June 7, 2021

Duty of Care: Why brands may soon feel more pressure to support their customers

Competition between businesses is a force for positive change, but never when it comes at a cost to the consumer.

Today, that cost can come in many forms, from higher prices and unfavourable credit agreements, to poor customer experience and a failure to provide a duty of care. With more than 14 million people in the UK now categorised as having ‘low financial resilience’ and another 27 million showing signs of financial vulnerability, it’s never been more important for brands to exercise a duty of care when assessing their customers for credit.

Recently, the House of Lords Liaison Committee called on the UK government to introduce a new requirement for the Financial Conduct Authority (FCA) to establish a statutory duty of care that banks and other financial services providers must employ when dealing with customers. This will be welcomed by the FCA, which has been campaigning to redress the imbalance between consumers and other financial institutions for some time.

We need far more senior, powerful and invested government in financial inclusion. Because it is the bedrock of employment. It is the bedrock of being a consumer and, frankly, it is the bedrock of being a citizen.

Martin Lewis, MoneySavingExpert

What legislation is the government being pressured to implement?

The new measures being called for are designed to add another layer of protection for consumers in the form of corporate responsibility. Currently, banks and financial services providers are required to treat their customers ‘fairly’, but the Committee has argued that’s not quite sufficient enough. The government is therefore being urged to impose a legal duty of care that prevents financial institutions from profiting from the vulnerability of consumers.

The new measures being called for are designed to add another layer of protection for consumers in the form of corporate responsibility. Currently, banks and financial services providers are required to treat their customers ‘fairly’, but the Committee has argued that’s not quite sufficient enough. The government is therefore being urged to impose a legal duty of care that prevents financial institutions from profiting from the vulnerability of consumers.

The undeniable role customer experience plays in affordability and debt management

When it comes to providing a duty of care to customers, the right questions need to be asked and affordability needs to be correctly assessed. While these are things that businesses can add to the mix, either through their own choice or by submitting to legislation. The Committee, for instance, has welcomed the news that ‘buy now pay later’ products such as Klarna and Clearpay will now be regulated and they’re calling for it to be brought forward without delay. However, even outside of legislation there is a great deal more that businesses can already be doing to ensure their customers are well supported and are making good decisions.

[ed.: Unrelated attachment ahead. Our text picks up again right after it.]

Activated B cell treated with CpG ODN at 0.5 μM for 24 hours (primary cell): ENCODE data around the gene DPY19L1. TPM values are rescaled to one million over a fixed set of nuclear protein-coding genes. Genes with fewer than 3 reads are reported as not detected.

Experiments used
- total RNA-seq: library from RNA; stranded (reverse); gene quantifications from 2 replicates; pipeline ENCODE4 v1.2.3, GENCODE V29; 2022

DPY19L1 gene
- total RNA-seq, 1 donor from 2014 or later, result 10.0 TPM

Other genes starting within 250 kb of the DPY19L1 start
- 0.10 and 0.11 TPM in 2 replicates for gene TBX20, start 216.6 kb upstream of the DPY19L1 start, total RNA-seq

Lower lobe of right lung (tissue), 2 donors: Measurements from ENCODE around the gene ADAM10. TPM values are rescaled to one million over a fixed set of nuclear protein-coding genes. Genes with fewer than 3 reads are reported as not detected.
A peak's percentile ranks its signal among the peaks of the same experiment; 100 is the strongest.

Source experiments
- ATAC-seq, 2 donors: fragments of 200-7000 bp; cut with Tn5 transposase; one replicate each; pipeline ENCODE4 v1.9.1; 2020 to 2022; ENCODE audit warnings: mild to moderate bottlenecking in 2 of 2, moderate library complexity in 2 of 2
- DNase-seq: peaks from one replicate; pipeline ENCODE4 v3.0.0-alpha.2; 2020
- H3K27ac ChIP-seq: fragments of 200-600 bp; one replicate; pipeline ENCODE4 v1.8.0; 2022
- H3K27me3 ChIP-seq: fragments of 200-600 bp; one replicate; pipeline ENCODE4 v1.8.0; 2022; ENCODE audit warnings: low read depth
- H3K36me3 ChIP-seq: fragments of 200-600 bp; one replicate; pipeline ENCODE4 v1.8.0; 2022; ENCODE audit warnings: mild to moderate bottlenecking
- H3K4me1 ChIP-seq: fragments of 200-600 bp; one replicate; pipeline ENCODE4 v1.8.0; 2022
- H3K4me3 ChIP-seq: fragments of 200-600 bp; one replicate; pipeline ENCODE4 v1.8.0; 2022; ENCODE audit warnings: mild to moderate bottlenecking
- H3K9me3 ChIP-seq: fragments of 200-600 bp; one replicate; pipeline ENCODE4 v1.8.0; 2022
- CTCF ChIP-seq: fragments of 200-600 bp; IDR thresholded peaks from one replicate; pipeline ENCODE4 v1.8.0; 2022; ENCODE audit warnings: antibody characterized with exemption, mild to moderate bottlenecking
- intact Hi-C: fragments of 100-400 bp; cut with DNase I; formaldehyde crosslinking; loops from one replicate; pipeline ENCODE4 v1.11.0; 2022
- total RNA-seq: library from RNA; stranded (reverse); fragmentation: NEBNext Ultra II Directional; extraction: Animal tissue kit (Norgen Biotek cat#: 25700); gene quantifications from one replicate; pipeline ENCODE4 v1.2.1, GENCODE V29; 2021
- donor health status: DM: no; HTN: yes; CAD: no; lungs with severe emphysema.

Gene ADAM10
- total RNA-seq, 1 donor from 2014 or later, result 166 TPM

Take financial inclusion for instance. For every person able to access financial services via an app on their smartphone like its second nature, there’s another person who doesn’t have access to that channel or is unsure of how to use it. If businesses press forward with digital transformation in a bid to cut costs and streamline their services for tech-savvy customers, what becomes of the demographics that find themselves excluded from the digital picture? This is ‘digital gap’ is something that banks are already working hard to rectify, with several UK banks and building societies pledging to cater for ‘cash customers’ in the coming years. The Financial Conduct Authority (FCA) and the Payment Systems Regulator (PSR) have also laid out plans to push for legislation that protects access to cash, particularly for cash reliant vulnerable consumers.

Gareth Shaw, Head of Money at Which?, commented: “Millions of people rely on cash as they are not ready or able to take advantage of digital payments. However, rapid closures to the cash machine and bank branch networks in recent years mean that many of these consumers risk being abandoned by their banks.”

MoneySavingExpert.com founder, Martin Lewis, gave evidence to the Committee arguing for financial inclusion to be made a priority. He commented: "We need far more senior, powerful and invested government in financial inclusion. Because it is the bedrock of employment. It is the bedrock of being a consumer and, frankly, it is the bedrock of being a citizen.”

While businesses should absolutely be exploring multi-touchpoint experiences and ways to digitally streamline their services - particularly in a post-COVID world - this latest push for ‘duty of care’ legislation is the starkest reminder yet that brands should not be pursuing these changes at the cost of customer experience and inclusion.

For more information on creating multitouch experiences, get in touch today.

author.png Author: Revive Management